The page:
monitored, increases with the distance between the SAVI instance increases with the topological distance between the SAVI instance
and the host. and the host.
o Selecting a binding anchor for a host's IP source address is o Selecting a binding anchor for a host's IP source address is
easiest close to the host, because many link layer properties are easiest close to the host because many link-layer properties are
unique for a given host only on a link segment directly attaching unique for a given host only on a link segment directly attached
to the host. to the host.
o Enforcing a host's use of a legitimate IP source address is most o Enforcing a host's use of a legitimate IP source address is most
reliable when pursued close to the host, because the likelihood reliable when pursued close to the host because the likelihood
that the host's packets bypass a SAVI instance, and hence do not that the host's packets bypass a SAVI instance, and hence do not
undergo IP source address validation, increases with the distance undergo IP source address validation, increases with the
between the SAVI instance and the host. topological distance between the SAVI instance and the host.
The preferred location of SAVI instances is therefore close to hosts, The preferred location of SAVI instances is therefore close to hosts,
such as in switches that directly attach to the hosts whose IP source such as in switches that directly attach to the hosts whose IP source
addresses are being validated. addresses are being validated.
Nevertheless, it is useful for SAVI mechanisms to be able to handle Nevertheless, it is useful for SAVI mechanisms to be able to handle
situations where hosts are not directly attached to the SAVI-capable situations where hosts are not directly attached to the SAVI-capable
device. For instance, deployments with both SAVI-capable and legacy device. For instance, deployments with both SAVI-capable and legacy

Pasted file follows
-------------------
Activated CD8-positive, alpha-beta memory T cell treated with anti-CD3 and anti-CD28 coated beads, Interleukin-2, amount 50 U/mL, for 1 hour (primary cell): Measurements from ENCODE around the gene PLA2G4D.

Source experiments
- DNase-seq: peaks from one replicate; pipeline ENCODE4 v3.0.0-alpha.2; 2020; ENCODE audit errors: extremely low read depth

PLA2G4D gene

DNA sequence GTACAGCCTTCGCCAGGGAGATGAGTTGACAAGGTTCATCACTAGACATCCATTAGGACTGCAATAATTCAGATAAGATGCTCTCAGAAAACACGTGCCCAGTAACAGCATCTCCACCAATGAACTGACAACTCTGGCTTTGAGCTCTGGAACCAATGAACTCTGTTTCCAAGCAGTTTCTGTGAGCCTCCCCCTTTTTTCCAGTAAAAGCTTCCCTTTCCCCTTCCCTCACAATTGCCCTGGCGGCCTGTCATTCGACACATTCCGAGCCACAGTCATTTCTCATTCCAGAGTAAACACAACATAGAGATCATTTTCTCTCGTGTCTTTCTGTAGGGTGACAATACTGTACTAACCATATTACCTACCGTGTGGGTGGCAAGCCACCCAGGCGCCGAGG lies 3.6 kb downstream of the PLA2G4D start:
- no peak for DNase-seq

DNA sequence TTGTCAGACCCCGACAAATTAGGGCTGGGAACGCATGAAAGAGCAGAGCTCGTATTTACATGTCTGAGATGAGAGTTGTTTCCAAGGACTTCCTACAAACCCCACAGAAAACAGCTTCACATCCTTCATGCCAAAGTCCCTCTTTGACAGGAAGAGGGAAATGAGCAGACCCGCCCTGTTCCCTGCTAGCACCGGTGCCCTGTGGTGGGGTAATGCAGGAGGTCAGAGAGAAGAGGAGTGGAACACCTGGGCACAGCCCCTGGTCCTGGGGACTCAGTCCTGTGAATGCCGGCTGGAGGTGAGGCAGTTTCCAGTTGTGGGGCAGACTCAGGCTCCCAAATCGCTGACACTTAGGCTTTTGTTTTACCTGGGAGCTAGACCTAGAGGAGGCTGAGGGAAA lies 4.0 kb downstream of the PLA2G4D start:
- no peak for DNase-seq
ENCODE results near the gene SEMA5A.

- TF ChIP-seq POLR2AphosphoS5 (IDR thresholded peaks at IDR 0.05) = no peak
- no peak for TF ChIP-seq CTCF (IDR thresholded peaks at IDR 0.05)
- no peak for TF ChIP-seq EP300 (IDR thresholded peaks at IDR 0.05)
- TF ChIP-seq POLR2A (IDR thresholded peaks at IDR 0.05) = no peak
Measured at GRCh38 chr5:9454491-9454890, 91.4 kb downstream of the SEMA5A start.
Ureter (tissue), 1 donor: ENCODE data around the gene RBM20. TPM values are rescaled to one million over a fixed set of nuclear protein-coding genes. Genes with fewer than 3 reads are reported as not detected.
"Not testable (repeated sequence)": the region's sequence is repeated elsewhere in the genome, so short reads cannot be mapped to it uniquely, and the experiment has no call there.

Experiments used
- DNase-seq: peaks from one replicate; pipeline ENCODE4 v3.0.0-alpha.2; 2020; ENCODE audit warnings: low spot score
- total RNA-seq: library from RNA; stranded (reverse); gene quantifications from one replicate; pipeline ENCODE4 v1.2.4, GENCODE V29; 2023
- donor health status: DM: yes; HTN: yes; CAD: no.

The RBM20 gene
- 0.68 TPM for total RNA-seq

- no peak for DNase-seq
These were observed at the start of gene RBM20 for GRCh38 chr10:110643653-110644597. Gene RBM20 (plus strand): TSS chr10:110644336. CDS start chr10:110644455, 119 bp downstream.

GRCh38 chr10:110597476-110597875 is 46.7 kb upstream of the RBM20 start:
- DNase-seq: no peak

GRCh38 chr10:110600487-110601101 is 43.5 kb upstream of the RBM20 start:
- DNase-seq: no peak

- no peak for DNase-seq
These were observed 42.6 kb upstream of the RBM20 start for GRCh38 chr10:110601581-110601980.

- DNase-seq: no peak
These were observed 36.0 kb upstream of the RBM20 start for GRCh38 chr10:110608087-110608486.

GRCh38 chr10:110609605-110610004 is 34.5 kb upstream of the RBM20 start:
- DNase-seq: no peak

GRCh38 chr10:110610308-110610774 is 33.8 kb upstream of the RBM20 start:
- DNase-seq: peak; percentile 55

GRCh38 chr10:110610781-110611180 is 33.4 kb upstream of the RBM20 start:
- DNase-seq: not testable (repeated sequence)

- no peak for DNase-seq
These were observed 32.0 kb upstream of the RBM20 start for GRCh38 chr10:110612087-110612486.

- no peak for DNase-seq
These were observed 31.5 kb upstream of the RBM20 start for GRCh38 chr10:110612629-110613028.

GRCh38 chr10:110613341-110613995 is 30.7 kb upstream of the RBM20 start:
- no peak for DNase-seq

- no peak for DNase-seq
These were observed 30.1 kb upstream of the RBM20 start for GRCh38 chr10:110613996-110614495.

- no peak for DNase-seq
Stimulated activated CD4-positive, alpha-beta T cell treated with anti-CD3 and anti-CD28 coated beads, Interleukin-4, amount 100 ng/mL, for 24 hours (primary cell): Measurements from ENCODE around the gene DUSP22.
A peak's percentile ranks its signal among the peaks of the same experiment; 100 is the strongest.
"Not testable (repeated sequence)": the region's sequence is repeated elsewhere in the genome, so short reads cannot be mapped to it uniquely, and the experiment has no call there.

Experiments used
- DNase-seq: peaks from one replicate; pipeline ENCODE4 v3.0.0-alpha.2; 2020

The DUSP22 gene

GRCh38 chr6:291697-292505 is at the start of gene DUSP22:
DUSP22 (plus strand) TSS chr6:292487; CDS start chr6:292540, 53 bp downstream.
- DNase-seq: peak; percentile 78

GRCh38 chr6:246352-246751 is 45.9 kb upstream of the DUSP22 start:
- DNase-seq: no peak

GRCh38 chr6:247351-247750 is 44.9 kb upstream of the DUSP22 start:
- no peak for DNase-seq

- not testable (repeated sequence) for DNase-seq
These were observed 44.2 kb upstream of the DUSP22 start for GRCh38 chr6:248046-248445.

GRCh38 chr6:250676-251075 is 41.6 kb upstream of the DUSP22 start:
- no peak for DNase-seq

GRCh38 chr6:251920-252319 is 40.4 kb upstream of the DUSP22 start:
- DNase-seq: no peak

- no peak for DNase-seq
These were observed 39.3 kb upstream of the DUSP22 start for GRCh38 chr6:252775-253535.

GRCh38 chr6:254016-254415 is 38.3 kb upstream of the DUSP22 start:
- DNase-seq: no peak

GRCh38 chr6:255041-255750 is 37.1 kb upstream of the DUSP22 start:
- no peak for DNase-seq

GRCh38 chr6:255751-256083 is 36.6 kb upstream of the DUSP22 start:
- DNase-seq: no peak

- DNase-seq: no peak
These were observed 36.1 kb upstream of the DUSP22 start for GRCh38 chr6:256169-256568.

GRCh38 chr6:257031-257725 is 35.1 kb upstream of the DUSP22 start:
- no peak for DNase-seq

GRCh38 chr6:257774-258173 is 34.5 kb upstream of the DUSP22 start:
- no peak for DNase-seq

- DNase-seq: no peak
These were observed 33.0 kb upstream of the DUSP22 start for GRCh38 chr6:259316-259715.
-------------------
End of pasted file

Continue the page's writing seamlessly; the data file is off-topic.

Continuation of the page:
switches could be supported. In general, a SAVI solution needs to switches could be supported. In general, a SAVI solution needs to
specify how it deals with a number of deployment scenarios and specify how it deals with a number of deployment scenarios and
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hosts moving between wireless attachment points, network partitions, hosts moving between wireless attachment points, network partitions,
and so on. and so on.
Besides, in the case of legacy switches, the security level is lower, Besides, in the case of legacy switches, the security level is lower,
as there is no full protection for the hosts connected to the legacy as there is no full protection for the hosts connected to the legacy
server. server.
3. Deployment Options 3. Deployment Options
The model of the SAVI method, as explained in Section 2, is The model of the SAVI method, as explained in Section 2, is
deployment-specific in two ways: deployment specific in two ways:
o The identification of legitimate IP source addresses is dependent o The identification of legitimate IP source addresses is dependent
on the IP address assignment method in use on a link, since it is on the IP address assignment method in use on a link, since it is
through assignment that a host becomes the legitimate user of an through assignment that a host becomes the legitimate user of an